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Current time:0:00Total duration:8:26

Video transcript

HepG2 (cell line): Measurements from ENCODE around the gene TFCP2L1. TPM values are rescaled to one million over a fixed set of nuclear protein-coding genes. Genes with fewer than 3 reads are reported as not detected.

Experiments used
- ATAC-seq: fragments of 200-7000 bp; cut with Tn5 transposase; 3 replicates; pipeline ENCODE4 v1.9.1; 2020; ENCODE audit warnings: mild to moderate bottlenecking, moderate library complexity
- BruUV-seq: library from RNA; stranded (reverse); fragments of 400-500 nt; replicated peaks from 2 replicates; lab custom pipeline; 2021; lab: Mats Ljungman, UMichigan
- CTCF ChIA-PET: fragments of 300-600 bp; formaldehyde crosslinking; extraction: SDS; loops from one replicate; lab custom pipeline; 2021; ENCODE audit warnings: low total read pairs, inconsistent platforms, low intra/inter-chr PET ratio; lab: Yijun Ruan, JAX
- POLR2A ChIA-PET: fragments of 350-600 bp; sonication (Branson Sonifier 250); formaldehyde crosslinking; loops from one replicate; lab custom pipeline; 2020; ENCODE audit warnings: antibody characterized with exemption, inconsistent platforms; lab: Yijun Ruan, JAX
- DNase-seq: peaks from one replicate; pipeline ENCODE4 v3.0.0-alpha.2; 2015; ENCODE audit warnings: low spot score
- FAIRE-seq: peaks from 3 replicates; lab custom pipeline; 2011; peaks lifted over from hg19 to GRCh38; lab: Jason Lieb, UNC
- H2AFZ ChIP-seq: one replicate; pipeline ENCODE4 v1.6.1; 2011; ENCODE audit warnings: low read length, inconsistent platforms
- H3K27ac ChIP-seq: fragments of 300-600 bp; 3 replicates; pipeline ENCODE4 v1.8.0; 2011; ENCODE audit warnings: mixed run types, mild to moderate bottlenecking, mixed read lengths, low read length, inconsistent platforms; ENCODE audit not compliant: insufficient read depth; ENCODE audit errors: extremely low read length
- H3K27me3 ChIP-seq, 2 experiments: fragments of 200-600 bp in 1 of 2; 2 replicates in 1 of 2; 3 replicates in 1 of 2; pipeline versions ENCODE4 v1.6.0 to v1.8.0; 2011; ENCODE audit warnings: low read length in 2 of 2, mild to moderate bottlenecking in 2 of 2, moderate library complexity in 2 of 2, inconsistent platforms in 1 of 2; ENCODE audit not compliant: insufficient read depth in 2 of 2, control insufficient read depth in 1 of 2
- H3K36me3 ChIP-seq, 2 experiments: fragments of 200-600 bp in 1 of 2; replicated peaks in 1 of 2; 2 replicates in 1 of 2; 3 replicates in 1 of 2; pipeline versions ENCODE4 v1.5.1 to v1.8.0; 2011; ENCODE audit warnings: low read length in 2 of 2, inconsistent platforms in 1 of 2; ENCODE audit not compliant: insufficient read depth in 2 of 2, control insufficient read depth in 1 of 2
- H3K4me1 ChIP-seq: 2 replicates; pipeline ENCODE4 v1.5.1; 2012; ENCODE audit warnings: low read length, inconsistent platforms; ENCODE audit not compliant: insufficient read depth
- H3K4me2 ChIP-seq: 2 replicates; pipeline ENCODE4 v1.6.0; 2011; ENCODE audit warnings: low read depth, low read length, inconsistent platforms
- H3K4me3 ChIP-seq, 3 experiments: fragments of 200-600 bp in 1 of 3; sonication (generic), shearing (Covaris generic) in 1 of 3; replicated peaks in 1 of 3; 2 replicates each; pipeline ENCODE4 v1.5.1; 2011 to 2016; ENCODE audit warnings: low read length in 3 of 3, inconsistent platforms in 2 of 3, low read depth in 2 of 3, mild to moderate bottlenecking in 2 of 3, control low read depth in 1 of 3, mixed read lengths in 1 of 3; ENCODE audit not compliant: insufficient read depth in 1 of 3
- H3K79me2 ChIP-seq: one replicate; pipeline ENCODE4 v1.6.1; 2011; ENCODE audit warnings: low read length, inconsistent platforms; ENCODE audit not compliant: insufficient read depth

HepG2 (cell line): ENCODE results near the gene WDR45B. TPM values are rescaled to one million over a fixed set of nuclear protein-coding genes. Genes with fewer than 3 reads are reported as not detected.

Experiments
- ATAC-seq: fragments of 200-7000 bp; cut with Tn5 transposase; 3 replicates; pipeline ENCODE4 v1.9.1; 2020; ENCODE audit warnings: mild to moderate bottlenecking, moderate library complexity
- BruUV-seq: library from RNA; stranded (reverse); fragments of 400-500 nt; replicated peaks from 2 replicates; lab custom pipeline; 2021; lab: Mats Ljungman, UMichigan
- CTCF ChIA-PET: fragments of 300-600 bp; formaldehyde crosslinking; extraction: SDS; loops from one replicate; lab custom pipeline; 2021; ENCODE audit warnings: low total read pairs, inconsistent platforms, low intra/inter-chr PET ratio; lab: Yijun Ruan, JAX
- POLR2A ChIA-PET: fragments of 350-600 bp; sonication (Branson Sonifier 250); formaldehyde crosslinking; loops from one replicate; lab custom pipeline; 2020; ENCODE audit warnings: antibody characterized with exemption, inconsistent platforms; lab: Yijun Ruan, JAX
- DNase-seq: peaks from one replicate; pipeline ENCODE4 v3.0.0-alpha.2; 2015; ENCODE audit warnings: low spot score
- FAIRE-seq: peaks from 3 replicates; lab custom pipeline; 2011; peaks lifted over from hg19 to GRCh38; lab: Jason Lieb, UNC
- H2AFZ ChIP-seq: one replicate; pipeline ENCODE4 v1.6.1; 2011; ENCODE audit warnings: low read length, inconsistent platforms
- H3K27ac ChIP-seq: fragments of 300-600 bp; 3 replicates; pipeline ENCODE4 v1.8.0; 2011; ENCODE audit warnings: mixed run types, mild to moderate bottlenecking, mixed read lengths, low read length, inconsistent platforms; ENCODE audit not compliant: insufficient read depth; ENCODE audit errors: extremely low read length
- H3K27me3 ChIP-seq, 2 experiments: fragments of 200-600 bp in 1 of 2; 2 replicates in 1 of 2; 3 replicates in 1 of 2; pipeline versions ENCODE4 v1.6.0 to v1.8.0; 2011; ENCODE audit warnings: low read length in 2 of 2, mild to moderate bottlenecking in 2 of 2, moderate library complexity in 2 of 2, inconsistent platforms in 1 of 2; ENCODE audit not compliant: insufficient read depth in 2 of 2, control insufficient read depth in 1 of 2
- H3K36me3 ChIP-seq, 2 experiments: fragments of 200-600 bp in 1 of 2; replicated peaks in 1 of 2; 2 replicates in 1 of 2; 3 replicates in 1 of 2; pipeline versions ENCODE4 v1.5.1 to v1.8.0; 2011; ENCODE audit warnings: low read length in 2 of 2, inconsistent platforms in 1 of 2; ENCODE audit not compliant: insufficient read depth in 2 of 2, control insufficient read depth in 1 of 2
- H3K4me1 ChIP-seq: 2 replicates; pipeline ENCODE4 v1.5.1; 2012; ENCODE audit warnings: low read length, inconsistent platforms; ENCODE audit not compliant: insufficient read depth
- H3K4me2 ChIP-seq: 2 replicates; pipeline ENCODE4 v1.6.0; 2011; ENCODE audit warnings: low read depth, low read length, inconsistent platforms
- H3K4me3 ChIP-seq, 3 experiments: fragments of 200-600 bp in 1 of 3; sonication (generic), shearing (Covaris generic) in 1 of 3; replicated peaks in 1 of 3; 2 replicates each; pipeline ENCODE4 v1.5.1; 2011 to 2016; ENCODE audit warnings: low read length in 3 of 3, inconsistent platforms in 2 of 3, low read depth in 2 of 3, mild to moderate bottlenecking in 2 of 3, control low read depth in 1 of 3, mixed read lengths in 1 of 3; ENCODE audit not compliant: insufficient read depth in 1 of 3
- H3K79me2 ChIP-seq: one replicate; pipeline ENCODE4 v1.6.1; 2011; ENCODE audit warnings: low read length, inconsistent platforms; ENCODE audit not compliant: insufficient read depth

- [Voiceover] So I've got two arbitrary amino acids here. We recognize the telltale signs of an amino acid. We have an amino group right over here that gives us the amino and amino acid. We have a carboxyl group right over here. This is the acid part of an amino acid. And in between we have a carbon, and we call that the alpha carbon. And that alpha carbon is gonna be bonded to a hydrogen and some type of a side chain, and we're just gonna call this side chain R1, and then we're gonna call this side chain R2. And what we're gonna concern ourselves with in this video is, how do you take two amino acids and form a peptide out of them? And just as a reminder, a peptide is nothing more... than a chain of amino acids. And so, how do you take these two amino acids and form a dipeptide like this? A dipeptide would have two amino acids. That would be the smallest possible peptide, but then you could keep adding amino acids and form polypeptides. And a very high-level overview of this reaction is that this nitrogen uses its lone pair to form a bond with this carbonyl carbon right over here. So this lone pair goes to this carbonyl carbon, forms a bond, and then this hydrogen, this hydrogen, and this oxygen could be used net net to form a water molecule... that's let go from both of these amino acids. So this reaction, you end up with the nitrogen being attached to this carbon, and a release of a water molecule. And because you have the release of this water molecule, this type of reaction, and we've seen it many other times with other types of molecules, we call this a condensation reaction, or a dehydration synthesis. So condensation... condensation reaction or dehydration synthesis. We saw this type of reaction when we were putting glucoses together, when we were forming carbohydrates. Dehydration synthesis. But whenever I see a reaction like this, it's somewhat satisfying to just be able to do the counting and say, "All right, this is gonna bond "with that, we see the bond right over there, "and I'm gonna let go of an oxygen and two hydrogens, "which net net equals H2O, equals a water molecule." But how can we actually imagine this happening? Can we push the electrons around? Can we do a little bit of high-level organic chemistry to think about how this happens? And that's what I wanna do here. I'm not gonna do a formal reaction mechanism, but really get a sense of what's going on. Well, nitrogen, as we said, has got this lone pair, it's electronegative. And this carbon right over here, it's attached to two oxygens, oxygens are more electronegative. The oxygens might hog those electrons. And so this nitrogen might wanna do what we call in organic chemistry a nucleophilic attack on this carbon right over here. And when it does that, if we were doing a more formal reaction mechanism, we could say, "Hey, well, maybe one "of the double bonds goes back, "the electrons in it go back to this oxygen, "and then that oxygen would have a negative charge." But then that lone pair from that double bond could then reform, and as that happens, this oxygen that's in the hydroxyl group will take back both of these electrons. Would take back both of those electrons, and now it's going to have an extra lone pair. Let me do that by erasing this bond and then giving it an extra lone pair. It already had two lone pairs, and then when it took that bond, it's gonna have a third lone pair. And then it's going to have a negative charge. And now you could imagine it's going to grab a hydrogen proton someplace. And now it could just grab any hydrogen proton, but probably the most convenient one would be this one, because if this nitrogen is going to use this lone pair to form a bond with carbon, it's going to have a positive charge, and it might wanna take these electrons back. So you could imagine where one of these lone pairs is used to grab this hydrogen proton, and then the nitrogen can take these electrons, can take these electrons back. So hopefully you didn't find this too convoluted, but I always like to think, what could actually happen here? And so you see, this lone pair of electrons from the nitrogen forms this orange bond with the carbon. Let me do that in orange color if I'm going to call it an orange bond. It forms this orange bond. What we call this orange bond, we could call this a peptide bond, or a peptide linkage. Peptide bond, sometimes called a peptide... peptide linkage. And then we have the release of a water molecule. And so you have this oxygen is this oxygen, and you could imagine that this hydrogen is this hydrogen, and this hydrogen is this hydrogen right over here, and so net net it all works out. Now when I first saw this reaction, I was like, "OK, that kind of makes sense." Except for the fact that in physiological pHs, amino acids don't tend to be in this form. In physiological pHs, you are more likely to find this form of the amino acids, to find them as zwitterions. Zwitterions. Let me write down that word. It's a fun word to say. And it's one word, but I'm gonna write the two parts of the word in different colors so you can see. It's a zwitterion. So what does that mean? Well, zwitter in German means hybrid. It's a hybrid ion. It's an ion, it has charge on different ends of it, parts of the molecule have charge, but when you net 'em out, it is neutral. Parts are charged, but is neutral overall. And so at physiological pHs, the amino, the nitrogen end of the amino acid, tends to grab an extra proton, becomes a positive charge, and the carboxyl group tends to let go of a proton and has a negative charge. And this is actually going to be in equilibrium with the forms that we just saw before, but at physiological pHs, it will actually tend to the zwitterion form. And so how do you get from this form to form a peptide bond? Well, you could imagine this character over here, after giving its hydrogen protons, has an extra lone pair. So it's got one lone pair, two lone pairs, and then it's got, I'll do the extra lone pair in, I'll do the extra loan pair in purple. It's got an extra lone pair. Well, maybe it could use an extra lone pair to either grab a proton from the solution or maybe just for accounting convenience we could say, "Well, maybe just bumps in the right way "to grab this proton and then allows the nitrogen... "to take back these electrons." And if it did that, well, then you're getting, at least when you're looking at this carboxyl group and this amino group, you're going to get to the form that we just saw. If this gets a hydrogen here, this is gonna become a hydroxyl, and if this nitrogen takes back these two electrons from this pair, then it's just going to be NH2. So it's going to be, at least this part of the molecules, are gonna be just what we started with up here, and so you could imagine how you get back to the peptide linkage which we have right over here. This is the peptide linkage. And then the only difference between the resulting peptide that I have in this reaction, I guess you could say, in the previous one, is this is a zwitterion. The zwitterion form, where this carboxyl group... having donated its proton to the solution, and over here the nitrogen, this nitrogen, has taken a proton from the solution, so it has a net neutral charge, even though you do have a charge at either end. So hopefully you found that fun.